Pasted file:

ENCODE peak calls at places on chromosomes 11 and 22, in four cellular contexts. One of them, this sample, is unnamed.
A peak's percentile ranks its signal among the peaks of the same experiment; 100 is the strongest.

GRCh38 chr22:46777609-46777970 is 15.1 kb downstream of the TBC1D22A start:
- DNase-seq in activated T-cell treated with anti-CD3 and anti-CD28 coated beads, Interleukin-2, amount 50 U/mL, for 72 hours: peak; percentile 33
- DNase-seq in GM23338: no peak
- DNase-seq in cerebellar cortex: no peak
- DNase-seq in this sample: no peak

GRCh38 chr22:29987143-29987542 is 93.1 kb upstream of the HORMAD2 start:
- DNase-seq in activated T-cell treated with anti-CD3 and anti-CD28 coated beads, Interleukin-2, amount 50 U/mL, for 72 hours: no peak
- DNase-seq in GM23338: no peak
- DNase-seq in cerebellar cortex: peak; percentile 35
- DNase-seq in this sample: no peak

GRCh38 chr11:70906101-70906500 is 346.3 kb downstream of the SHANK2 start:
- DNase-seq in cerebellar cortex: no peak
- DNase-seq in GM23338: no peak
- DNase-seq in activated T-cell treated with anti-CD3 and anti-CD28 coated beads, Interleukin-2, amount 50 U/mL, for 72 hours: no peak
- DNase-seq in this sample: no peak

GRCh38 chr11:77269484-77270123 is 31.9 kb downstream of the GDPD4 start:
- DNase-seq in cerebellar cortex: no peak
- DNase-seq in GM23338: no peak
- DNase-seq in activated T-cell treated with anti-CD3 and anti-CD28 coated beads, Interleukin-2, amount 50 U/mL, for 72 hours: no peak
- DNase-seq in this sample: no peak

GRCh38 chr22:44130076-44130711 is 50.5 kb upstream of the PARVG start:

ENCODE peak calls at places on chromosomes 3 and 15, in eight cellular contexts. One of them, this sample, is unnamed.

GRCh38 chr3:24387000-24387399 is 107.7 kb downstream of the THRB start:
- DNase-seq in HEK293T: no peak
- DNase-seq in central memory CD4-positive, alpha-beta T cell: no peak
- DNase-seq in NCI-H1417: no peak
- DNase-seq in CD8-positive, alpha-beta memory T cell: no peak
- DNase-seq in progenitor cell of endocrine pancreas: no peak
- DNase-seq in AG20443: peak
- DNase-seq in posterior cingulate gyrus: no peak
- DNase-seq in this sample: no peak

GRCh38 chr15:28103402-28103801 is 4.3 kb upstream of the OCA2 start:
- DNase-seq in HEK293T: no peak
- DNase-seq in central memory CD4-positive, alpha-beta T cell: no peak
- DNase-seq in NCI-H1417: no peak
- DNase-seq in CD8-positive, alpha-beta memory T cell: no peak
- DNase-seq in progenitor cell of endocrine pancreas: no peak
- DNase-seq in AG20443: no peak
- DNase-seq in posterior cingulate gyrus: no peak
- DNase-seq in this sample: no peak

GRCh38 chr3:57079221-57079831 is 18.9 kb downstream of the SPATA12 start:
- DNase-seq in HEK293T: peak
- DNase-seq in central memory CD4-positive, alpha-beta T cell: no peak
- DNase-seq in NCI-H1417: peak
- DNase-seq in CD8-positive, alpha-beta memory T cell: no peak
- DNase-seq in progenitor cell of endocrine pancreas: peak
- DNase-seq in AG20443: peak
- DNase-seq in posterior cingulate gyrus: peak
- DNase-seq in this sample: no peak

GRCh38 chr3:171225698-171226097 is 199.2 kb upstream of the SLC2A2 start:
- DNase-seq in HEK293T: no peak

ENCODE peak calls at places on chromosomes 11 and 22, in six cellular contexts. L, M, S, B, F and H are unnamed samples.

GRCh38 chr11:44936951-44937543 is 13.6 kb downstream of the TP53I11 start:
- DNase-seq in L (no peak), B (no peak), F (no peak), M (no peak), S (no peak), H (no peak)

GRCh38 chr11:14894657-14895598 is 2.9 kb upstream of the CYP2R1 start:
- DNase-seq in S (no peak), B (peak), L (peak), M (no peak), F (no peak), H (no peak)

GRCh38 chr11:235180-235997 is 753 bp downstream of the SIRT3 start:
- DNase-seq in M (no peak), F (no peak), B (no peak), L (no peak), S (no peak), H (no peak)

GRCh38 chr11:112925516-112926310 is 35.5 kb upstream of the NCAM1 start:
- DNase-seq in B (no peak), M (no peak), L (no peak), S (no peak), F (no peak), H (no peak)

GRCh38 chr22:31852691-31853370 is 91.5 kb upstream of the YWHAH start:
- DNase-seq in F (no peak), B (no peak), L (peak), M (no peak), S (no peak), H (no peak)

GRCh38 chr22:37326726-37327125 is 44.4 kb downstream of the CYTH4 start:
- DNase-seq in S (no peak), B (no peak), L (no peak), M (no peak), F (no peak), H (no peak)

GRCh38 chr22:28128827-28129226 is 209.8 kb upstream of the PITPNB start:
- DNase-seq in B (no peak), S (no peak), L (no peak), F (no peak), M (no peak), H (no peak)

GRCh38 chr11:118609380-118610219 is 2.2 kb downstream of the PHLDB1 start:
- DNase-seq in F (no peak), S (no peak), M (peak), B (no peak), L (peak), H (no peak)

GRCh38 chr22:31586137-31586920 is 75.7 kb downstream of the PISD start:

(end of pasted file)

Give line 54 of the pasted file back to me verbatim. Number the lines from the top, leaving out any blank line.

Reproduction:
ENCODE peak calls at places on chromosomes 11 and 22, in six cellular contexts. L, M, S, B, F and H are unnamed samples.